New Year, New Journey
Dear Readers, I’ve never been great at following food trends or blogging for the masses. I write what is close to my heart.
I might craft a post about Paska bread prompted by the war on Ukraine, or develop a recipe inspired by my latest muse, like a simple spinach salad discovered on a trip to Greece. I write from life experiences and I always have.
This new year my food journey is taking a slight detour. In brief, our daughter Clara’s naturopath has recommended she try an elimination diet for a few months.
Please know that the following opinions are merely my own, and I acknowledge that I am not a health professional.
I haven’t mentioned her health here before, but Clara lives with Juvenile Idiopathic Arthritis, and was diagnosed with widespread complex chronic pain last year. She is the bravest kiddo I know and inspires me on a daily basis.
Danny and I are her full-time caregivers, in partnership with an amazing team of doctors, nurses and many other incredible professionals in the alternative medicine space. It’s…a journey…and one that I am finally able to talk about without going to pieces.
So here’s what I’m working through in this very blunt, honest post: I’m terribly conflicted with the idea of an elimination diet.
Oh, where to start. I don’t diet – at ALL – and have worked hard to create a family food culture that is balanced and relaxed, without labeling food as ‘good’ or ‘bad’, ‘clean’ or ‘dirty’. You probably are familiar with this problematic language around perfectly normal food.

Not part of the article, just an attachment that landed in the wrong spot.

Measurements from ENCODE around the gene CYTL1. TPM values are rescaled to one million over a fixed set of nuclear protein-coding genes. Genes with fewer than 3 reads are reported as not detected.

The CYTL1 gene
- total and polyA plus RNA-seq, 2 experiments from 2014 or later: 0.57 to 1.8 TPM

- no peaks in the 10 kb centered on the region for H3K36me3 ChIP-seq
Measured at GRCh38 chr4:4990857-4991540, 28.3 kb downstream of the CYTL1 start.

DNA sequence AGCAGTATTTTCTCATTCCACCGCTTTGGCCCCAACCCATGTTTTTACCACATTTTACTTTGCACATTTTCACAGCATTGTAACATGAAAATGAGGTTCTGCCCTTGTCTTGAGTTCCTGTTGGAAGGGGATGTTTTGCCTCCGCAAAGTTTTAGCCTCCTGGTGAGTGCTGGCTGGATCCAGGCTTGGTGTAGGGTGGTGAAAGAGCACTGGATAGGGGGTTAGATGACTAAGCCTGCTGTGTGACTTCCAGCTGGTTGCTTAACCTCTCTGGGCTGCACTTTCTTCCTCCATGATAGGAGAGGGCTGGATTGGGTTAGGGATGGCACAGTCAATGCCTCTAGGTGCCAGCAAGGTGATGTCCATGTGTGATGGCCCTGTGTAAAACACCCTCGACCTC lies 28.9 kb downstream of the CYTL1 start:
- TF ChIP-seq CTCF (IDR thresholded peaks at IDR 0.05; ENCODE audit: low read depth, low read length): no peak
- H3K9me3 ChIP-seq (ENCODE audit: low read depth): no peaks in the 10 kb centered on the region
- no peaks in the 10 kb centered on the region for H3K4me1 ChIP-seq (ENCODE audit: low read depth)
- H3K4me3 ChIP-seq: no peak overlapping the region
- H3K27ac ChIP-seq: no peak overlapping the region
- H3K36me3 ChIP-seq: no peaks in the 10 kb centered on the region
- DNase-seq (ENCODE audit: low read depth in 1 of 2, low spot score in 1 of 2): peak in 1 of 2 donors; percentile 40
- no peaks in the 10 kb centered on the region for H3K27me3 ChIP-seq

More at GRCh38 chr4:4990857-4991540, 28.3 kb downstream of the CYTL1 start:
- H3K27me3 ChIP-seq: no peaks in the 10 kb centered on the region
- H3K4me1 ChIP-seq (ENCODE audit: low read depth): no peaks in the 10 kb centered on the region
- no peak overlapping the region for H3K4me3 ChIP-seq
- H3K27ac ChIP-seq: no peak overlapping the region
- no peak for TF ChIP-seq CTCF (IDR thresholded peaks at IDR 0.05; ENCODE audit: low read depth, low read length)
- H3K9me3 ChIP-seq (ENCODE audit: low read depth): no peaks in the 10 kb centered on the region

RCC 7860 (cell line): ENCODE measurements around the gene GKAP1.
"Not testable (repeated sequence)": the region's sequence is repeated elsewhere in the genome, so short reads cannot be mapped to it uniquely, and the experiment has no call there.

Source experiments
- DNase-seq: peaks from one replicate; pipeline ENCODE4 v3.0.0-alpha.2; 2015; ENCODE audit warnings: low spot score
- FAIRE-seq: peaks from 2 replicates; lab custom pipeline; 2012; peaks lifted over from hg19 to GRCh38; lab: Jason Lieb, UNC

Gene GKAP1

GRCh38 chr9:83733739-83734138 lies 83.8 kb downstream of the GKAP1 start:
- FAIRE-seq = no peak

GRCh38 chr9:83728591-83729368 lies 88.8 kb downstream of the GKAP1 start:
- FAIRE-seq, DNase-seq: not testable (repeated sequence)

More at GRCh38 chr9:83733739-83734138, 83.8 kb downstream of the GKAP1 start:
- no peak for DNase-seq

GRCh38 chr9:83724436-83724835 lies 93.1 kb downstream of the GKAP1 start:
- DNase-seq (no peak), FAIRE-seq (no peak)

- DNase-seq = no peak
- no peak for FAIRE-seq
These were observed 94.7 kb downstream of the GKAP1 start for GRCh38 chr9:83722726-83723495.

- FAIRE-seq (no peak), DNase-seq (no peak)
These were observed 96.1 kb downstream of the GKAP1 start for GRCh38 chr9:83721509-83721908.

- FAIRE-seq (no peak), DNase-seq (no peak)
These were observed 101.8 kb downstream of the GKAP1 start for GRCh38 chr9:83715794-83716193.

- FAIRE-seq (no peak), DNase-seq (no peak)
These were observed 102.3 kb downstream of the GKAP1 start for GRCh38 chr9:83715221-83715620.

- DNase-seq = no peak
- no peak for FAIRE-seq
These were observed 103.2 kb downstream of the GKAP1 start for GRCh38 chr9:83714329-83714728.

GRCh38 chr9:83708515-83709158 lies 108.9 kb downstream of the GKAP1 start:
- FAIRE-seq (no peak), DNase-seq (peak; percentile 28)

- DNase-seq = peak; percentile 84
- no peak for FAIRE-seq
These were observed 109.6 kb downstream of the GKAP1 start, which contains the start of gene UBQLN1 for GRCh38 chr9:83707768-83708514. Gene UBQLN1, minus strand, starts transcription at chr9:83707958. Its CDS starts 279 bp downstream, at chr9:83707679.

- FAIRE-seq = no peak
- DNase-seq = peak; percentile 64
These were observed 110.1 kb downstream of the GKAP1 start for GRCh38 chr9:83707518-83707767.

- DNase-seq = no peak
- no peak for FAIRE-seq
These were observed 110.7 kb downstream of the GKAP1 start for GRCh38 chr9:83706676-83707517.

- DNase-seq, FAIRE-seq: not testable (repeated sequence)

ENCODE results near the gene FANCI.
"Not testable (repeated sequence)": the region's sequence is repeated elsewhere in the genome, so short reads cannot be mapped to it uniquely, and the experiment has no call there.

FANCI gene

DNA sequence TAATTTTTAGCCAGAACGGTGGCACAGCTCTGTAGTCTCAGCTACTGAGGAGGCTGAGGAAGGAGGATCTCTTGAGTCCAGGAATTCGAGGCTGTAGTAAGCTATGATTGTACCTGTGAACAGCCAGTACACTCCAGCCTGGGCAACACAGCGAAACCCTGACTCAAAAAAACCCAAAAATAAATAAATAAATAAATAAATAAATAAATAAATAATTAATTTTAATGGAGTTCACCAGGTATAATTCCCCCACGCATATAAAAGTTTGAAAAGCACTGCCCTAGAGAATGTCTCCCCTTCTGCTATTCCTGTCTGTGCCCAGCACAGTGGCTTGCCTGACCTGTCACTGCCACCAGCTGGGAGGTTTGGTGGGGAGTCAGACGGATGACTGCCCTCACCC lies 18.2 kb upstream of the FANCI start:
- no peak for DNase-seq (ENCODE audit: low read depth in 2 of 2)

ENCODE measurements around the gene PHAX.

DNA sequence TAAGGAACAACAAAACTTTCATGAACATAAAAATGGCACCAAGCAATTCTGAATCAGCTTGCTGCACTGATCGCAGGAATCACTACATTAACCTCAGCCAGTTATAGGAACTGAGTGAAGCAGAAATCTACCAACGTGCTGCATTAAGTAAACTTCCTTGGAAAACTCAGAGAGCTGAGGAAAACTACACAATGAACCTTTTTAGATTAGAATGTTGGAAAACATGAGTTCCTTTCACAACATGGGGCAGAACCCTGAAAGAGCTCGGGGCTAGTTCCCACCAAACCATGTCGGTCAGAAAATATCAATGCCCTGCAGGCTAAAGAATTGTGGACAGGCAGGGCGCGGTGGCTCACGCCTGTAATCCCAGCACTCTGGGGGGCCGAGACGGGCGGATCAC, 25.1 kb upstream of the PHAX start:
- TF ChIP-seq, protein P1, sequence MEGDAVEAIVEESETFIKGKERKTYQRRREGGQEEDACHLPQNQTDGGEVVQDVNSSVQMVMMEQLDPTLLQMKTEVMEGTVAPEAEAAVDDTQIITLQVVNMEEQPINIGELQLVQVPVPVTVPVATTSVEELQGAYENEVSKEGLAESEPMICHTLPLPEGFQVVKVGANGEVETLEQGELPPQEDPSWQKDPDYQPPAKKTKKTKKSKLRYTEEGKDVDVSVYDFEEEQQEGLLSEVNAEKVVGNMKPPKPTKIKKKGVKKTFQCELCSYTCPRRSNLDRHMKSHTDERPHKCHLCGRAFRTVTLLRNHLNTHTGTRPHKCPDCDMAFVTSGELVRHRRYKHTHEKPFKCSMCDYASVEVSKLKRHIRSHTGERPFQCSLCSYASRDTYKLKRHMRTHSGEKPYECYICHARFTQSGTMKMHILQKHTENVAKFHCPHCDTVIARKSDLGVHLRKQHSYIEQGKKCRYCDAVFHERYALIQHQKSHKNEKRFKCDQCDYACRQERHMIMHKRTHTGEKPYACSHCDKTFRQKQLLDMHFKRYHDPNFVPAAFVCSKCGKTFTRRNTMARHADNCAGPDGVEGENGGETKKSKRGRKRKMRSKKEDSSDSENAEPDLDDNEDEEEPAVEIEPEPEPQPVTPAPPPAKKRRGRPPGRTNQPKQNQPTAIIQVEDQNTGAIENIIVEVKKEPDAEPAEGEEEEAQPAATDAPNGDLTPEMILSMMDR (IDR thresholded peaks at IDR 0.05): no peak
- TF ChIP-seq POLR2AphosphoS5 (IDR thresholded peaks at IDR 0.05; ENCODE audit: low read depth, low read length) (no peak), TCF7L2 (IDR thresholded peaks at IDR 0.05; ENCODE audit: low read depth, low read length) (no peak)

It’s all just food, and we are fortunate to have enough to eat every day.
I want absolutely nothing to do with fad dieting, clean eating, intermittent fasting, and all other diet culture tropes. In my (strong) opinion, these are all forms of eating disorders.
From what I have observed, much of the wellness industry is a joke; a preoccupation with personal health (looking thin) as the primary achievement of well being. Non, merci.
I am so much more interested in how we are all doing mentally, emotionally, spiritually…especially after the last few pandemic years.
Furthermore, in our home, we are body positive. We do not equate body size with moral success/failings. That is Healthism and I am so ready for this mentality to die out. (Here are some examples of healthism – challenge your biases!).
Here’s why I feel SO strongly. Eating disorders and hospitalizations are on the rise, and let me tell you, it only takes one heart-to-heart talk with a parent of a suffering daughter to fully grasp the seriousness of the issue.
Sadly, I’ve had more of these eye opening conversations than I’d like. Descriptions of hospital floors filled with sedated teen girls receiving IV nutrition have broken my heart more than once. As someone who’s love language is feeding people, I feel this crisis deeply.
Our girls Are. At. Risk. of developing a troubled relationship with food and body image, which is why I strive – day in and day out – to model a healthy relationship with food to my children, both daughter AND sons.